How mutations shaped the Covid-19 pandemic – .


Based on a recent government projection, the Delta variant of the Covid-19 virus could become the dominant type of this coronavirus in the United States within a month, making it one of the more aggressive variants in s ‘settle in the country.

Delta is the latest in a series of variants that have spread to the United States. Like all viruses, coronaviruses mutate as they reproduce. Some of these genetic changes make them better able to infect human cells or escape our immune system. As new, better-suited variants emerge, they push back earlier versions of the virus. Here’s a look at how this process has unfolded in the United States since the start of the pandemic.


Derived from the ancestral version of the Covid-19 virus that was first detected in China, the A.1 lineage is associated with some of the first cases of Covid-19 in the United States, including the epidemic in the Washington State which was first detected in January 2020. Its number has declined as other variants have taken hold in the country.

Prevalence of coronavirus lineages / variants in the United States

Prevalence of coronavirus lineages / variants in the United States

Prevalence of coronavirus lineages / variants in the United States


Associated with the outbreak in early 2020 in northern Italy, the virus developed a mutation called D614G, which helped it infect cells better, allowing it to supplant earlier variants. The B.1 lineage has become the dominant version both globally and in the United States


Derived from B.1, the B.1.2 variant came to represent more than 40% of US samples of the new coronavirus at the end of last year, as it spread rapidly in the South and the Southwest. Since then, its prevalence has steadily declined.

Regional variants: Epsilon and Iota

As cases of Covid-19 in the United States reached new highs last winter, scientists have detected the increased presence of two variants in New York and California.

The variants are now called Epsilon (for California) and Iota (for New York). The World Health Organization has started naming major variants with letters of the Greek alphabet to de-stigmatize countries where they were first detected.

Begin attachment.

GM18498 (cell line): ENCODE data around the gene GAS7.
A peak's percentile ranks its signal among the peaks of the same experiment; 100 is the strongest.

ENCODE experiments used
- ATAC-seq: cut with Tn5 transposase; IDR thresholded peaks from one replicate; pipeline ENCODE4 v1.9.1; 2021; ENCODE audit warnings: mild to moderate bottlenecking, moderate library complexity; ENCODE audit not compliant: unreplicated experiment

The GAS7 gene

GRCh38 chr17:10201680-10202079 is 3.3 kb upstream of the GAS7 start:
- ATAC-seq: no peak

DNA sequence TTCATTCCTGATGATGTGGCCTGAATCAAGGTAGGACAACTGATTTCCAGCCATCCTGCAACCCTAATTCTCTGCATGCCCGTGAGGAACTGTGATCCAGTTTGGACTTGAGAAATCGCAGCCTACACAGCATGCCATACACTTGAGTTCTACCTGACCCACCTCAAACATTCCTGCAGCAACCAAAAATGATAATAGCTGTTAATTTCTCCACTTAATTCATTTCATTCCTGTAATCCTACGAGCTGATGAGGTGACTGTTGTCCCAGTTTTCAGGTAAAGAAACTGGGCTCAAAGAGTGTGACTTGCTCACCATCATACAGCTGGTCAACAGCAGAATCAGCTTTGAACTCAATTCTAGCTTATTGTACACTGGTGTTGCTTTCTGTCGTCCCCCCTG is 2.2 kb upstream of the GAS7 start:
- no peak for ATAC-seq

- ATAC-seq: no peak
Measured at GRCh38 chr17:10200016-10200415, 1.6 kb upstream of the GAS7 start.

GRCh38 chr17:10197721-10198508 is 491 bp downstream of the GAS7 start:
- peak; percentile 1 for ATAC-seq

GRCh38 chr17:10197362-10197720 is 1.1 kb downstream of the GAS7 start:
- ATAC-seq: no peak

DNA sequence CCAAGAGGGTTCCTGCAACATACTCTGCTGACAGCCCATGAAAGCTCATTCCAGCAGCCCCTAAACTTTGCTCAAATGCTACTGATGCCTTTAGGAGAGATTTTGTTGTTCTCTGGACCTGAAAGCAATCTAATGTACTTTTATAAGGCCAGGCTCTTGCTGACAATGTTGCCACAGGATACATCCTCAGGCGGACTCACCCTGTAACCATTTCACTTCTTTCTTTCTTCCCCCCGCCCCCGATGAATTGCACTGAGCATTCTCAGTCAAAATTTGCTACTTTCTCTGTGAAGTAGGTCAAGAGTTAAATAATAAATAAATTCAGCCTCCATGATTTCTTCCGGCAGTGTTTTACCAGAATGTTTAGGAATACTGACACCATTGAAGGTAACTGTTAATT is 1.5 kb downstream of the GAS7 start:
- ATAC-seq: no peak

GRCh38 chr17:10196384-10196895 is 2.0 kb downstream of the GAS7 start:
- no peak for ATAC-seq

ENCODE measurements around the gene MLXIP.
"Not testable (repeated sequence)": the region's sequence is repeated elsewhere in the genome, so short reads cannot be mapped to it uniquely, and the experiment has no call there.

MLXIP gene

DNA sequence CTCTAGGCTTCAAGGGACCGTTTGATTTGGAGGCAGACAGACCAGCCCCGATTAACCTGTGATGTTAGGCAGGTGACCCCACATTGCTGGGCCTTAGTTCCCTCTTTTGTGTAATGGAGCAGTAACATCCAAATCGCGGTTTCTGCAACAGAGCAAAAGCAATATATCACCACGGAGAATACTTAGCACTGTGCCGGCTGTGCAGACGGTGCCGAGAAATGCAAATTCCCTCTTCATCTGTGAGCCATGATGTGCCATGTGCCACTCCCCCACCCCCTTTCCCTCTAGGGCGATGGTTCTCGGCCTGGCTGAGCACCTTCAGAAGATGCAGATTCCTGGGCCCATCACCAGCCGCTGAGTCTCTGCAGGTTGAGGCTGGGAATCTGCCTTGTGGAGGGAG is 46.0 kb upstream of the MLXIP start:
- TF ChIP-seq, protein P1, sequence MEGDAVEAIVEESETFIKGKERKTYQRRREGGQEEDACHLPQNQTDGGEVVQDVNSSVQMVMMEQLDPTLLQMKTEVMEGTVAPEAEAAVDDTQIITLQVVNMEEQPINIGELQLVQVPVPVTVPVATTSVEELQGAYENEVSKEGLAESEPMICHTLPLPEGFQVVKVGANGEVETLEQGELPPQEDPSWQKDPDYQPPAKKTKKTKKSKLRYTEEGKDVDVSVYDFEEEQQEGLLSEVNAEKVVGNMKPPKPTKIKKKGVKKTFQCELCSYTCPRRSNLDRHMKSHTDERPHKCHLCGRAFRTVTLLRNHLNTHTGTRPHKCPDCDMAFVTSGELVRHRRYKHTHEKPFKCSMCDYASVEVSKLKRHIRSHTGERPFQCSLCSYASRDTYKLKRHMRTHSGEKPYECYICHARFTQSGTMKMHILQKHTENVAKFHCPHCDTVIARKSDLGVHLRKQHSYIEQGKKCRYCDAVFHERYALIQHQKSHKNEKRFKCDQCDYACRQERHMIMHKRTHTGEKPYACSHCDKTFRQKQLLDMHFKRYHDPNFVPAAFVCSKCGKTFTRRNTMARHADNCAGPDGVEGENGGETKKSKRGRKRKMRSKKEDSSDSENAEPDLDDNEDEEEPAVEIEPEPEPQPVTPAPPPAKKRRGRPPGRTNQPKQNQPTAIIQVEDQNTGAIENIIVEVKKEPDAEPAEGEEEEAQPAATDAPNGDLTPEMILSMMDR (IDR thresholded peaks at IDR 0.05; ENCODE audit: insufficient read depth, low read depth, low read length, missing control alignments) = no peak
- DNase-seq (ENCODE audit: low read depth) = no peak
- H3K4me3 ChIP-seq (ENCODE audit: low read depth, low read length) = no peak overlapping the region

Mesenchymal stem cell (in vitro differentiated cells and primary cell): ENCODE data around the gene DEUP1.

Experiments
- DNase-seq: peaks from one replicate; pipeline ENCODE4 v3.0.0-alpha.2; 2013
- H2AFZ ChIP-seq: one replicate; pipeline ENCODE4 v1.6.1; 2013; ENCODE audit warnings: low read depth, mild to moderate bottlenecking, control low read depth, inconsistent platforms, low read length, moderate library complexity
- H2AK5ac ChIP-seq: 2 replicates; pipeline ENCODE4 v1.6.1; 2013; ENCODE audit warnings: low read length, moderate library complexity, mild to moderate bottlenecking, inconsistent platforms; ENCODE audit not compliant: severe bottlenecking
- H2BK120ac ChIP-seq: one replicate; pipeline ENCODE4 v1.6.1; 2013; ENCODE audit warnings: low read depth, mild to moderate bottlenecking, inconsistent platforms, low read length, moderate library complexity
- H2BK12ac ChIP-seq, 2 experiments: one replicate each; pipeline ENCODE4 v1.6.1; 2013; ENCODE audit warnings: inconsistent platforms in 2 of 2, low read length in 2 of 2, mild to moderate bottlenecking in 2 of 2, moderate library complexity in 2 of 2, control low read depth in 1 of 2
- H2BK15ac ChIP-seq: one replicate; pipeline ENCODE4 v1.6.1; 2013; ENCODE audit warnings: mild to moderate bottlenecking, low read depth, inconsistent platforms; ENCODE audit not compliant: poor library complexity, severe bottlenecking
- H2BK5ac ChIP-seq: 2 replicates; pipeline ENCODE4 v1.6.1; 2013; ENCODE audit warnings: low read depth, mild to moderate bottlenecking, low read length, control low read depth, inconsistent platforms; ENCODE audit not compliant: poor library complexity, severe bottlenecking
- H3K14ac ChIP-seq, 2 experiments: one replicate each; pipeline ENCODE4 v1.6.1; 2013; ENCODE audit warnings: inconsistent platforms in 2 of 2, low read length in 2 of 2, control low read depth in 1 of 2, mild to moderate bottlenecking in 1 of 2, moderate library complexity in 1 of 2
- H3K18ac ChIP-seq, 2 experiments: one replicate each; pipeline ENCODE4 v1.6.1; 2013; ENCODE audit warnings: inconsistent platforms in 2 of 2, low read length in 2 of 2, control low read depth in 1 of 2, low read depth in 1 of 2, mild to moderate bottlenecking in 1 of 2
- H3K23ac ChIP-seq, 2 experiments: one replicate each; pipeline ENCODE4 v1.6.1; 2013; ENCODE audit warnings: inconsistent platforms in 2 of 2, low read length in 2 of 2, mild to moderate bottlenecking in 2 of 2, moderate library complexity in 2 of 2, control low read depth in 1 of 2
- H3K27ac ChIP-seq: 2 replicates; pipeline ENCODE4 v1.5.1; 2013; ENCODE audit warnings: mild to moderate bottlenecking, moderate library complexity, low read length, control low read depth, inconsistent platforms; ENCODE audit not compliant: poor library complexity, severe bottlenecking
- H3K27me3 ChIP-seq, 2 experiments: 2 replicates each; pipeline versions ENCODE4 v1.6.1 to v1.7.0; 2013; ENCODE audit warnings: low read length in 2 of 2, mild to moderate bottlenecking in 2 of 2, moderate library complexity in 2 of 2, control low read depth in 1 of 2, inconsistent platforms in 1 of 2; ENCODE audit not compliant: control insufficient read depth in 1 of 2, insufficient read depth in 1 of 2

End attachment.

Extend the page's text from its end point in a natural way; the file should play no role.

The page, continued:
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The Epsilon variant was first identified in California in January. It has a mutation called L452R, which can make it more efficient at infecting cells. Studies suggest that Epsilon is about 20% more transmissible than early versions of the virus. As of February, the variant accounted for 15% of samples nationwide.

The Iota variant began to circulate in New York in November. It has a mutation called E484K, which can help it escape the body’s immune system. In April, Iota accounted for 40% of positive Covid-19 tests in New York City and 15% of samples nationwide.


First detected in December in the UK, the Alpha variant combines an arsenal of mutations that help make it around 50% more transmissible than early versions of the virus. One of them, P681H, can facilitate the entry of the virus into cells. Alpha reached the United States in January. By March, he had ruled out other variants to become the dominant type nationally.

Delta variant

The variant was first detected in India last October, where it helped fuel a devastating wave of Covid-19 that has set records for new infections and deaths. Delta has several of the mutations found in other variants, as well as related mutations affecting the same stretches of genetic code. Researchers believe it’s about 60% more transmissible than the Alpha variant.

The variant has spread to more than 70 countries.

Based on genome samples, Delta overtakes Alpha in the US From the last week of May to the second week of June, the prevalence of Delta nearly tripled while that of Alpha fell by about a quarter.

As Delta expands its presence in the United States, its potential impact on public health remains unclear. Studies suggest that Pfizer and AstraZeneca vaccines help reduce hospitalization rates in patients infected with the variant. But with less than half of the country fully vaccinated, many could still be at risk, especially in parts of the South where vaccination rates are low.

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